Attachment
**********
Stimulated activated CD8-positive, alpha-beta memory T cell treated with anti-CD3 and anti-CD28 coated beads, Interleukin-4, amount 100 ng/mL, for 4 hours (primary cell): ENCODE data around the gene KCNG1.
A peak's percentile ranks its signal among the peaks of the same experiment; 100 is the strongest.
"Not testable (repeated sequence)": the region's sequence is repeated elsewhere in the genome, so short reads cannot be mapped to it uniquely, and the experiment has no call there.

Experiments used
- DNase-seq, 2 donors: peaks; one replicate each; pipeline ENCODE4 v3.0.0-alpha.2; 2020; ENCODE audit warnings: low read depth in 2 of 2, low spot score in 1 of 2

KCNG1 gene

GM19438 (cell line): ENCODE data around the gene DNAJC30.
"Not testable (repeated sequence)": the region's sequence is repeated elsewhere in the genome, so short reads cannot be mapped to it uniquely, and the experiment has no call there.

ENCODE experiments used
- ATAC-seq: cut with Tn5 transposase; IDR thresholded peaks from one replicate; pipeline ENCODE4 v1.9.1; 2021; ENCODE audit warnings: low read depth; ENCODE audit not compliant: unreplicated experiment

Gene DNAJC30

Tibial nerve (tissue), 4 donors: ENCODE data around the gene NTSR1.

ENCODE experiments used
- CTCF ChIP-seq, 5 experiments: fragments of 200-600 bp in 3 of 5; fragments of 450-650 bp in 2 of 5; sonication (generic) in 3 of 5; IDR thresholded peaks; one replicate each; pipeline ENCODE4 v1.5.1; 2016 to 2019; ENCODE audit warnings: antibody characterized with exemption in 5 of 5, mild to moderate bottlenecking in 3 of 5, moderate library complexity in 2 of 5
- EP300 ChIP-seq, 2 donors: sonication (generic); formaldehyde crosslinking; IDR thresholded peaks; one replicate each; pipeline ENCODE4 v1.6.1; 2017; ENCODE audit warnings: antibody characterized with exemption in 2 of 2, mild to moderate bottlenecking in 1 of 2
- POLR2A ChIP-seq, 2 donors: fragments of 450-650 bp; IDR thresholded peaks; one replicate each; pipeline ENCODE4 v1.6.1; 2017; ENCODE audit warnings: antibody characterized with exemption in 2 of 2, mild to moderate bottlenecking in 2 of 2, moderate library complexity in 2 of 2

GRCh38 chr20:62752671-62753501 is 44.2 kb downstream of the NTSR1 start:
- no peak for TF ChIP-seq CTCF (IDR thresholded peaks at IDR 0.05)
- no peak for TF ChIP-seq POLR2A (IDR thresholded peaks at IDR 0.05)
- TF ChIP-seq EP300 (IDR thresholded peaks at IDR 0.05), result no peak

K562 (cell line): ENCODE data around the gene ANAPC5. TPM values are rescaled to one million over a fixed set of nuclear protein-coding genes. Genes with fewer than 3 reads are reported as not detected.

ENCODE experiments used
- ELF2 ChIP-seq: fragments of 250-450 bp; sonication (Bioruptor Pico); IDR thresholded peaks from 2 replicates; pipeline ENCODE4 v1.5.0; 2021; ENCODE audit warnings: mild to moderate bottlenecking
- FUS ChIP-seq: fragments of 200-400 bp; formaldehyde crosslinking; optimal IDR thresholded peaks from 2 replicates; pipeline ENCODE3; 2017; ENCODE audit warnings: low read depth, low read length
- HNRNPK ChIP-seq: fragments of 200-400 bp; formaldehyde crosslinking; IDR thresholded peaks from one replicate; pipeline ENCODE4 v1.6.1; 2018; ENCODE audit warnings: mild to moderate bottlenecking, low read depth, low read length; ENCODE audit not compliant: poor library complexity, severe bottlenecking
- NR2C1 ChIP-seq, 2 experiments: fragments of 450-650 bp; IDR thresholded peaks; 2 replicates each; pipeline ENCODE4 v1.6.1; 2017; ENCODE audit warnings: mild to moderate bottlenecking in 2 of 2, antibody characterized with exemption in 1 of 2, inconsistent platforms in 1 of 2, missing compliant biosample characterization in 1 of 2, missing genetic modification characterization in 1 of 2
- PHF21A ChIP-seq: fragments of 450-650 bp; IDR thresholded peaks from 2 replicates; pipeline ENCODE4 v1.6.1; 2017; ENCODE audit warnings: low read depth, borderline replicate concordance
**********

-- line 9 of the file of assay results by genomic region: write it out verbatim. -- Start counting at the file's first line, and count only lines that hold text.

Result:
ENCODE experiments used